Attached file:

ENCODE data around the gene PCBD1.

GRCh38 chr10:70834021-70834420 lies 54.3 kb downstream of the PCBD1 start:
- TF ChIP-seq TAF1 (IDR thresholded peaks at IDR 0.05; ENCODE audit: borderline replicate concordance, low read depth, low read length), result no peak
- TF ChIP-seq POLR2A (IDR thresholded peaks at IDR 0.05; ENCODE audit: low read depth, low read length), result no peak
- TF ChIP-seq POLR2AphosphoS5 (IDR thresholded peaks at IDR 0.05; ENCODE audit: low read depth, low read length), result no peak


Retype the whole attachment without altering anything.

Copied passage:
ENCODE data around the gene PCBD1.

GRCh38 chr10:70834021-70834420 lies 54.3 kb downstream of the PCBD1 start:
- TF ChIP-seq TAF1 (IDR thresholded peaks at IDR 0.05; ENCODE audit: borderline replicate concordance, low read depth, low read length), result no peak
- TF ChIP-seq POLR2A (IDR thresholded peaks at IDR 0.05; ENCODE audit: low read depth, low read length), result no peak
- TF ChIP-seq POLR2AphosphoS5 (IDR thresholded peaks at IDR 0.05; ENCODE audit: low read depth, low read length), result no peak